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Monday, June 25, 2007
(8:58 AM) | Stephen:
Slipping The Surly Bonds Of Earth

It's so easy to forget that there are over 6 billion human beings on this planet, and that among the wars, natural disasters, diseases, injustices and crimes there are many, many people who do remarkable things every day. From new cancer-fighting drugs to human-computer interfaces that allow people to control prosthetic limbs or laptop PCs, to the small child who spends her day in the refugee camp following the antics of an industrious beetle and therefore finds joy, and fun, in the midst of what would surely cause me to sink into irredeemable despair.

It's also easy to forget that not every human being lives on Earth, that we have a permanent outpost in the sky. Work on the International Space Station began 9 years ago, and a new set of solar panels have just been added. The Astronomy Picture of the Day has a series of photos that chronicles the changes:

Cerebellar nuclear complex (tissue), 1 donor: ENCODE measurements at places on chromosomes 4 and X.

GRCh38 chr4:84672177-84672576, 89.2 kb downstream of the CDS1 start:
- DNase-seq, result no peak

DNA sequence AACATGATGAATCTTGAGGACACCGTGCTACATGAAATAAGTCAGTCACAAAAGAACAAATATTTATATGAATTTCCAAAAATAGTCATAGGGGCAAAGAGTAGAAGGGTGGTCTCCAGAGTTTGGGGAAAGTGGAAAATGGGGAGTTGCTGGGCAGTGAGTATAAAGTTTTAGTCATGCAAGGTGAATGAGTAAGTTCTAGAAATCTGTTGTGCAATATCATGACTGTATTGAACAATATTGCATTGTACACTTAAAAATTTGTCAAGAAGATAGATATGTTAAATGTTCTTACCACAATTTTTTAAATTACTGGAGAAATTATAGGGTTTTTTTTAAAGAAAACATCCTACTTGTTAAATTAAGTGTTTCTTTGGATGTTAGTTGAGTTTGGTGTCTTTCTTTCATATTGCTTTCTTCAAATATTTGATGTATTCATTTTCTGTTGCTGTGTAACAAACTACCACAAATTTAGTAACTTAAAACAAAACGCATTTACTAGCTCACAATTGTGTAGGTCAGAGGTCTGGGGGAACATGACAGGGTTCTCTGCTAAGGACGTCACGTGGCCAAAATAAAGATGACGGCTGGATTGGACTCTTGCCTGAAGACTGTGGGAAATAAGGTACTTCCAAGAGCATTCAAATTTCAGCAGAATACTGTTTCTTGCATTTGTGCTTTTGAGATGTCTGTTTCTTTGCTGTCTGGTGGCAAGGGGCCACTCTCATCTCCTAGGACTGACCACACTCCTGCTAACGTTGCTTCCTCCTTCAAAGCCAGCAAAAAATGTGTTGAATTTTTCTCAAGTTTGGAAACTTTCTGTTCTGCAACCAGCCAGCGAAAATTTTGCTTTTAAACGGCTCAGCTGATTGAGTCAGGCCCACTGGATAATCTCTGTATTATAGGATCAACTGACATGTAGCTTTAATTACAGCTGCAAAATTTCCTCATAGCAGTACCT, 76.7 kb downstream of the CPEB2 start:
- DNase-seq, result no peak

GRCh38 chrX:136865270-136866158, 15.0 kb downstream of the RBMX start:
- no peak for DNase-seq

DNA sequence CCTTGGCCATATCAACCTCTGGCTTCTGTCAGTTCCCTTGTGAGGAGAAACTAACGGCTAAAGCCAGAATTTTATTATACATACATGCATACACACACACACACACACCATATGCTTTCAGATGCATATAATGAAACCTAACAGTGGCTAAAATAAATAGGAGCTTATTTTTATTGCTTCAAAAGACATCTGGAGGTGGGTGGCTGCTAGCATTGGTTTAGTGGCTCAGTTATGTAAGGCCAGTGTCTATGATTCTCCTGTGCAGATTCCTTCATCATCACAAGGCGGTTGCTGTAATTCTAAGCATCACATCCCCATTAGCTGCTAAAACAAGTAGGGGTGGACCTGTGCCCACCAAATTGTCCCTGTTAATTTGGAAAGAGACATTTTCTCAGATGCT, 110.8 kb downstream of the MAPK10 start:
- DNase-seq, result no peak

January 2, 2002

December 8, 2002

September 20, 2006

June 25, 2007

You're probably all aware of the various arguments for why our continued presence and exploration of space is important in spite of the many problems confronting us here on Earth. I'm not very concerned with those, though I am grateful for the advances in technology that have occurred because of our space program.

What is truly important about a permanent human presence in space, why it matters that we don't cede our explorations entirely to computers and robots is more spiritual in nature. Leaving this planet in order to clearly see the stars, in order to walk upon alien worlds says that what it means to be human is that we never accept what we know right now, that we always strive to see more, to know more, to be more.

I want to live long enough for there to be a permanent human presence on Mars, with the possibility for civilians to travel there. I want to go to Mars, land on an alien world, taste the dirt. I want to be able to walk on the surface of the planet, stand on a hillside and watch the sunset. Then I will take off my helmet, breathe the Martian air and die. And no, it won't be anything like Total Recall.

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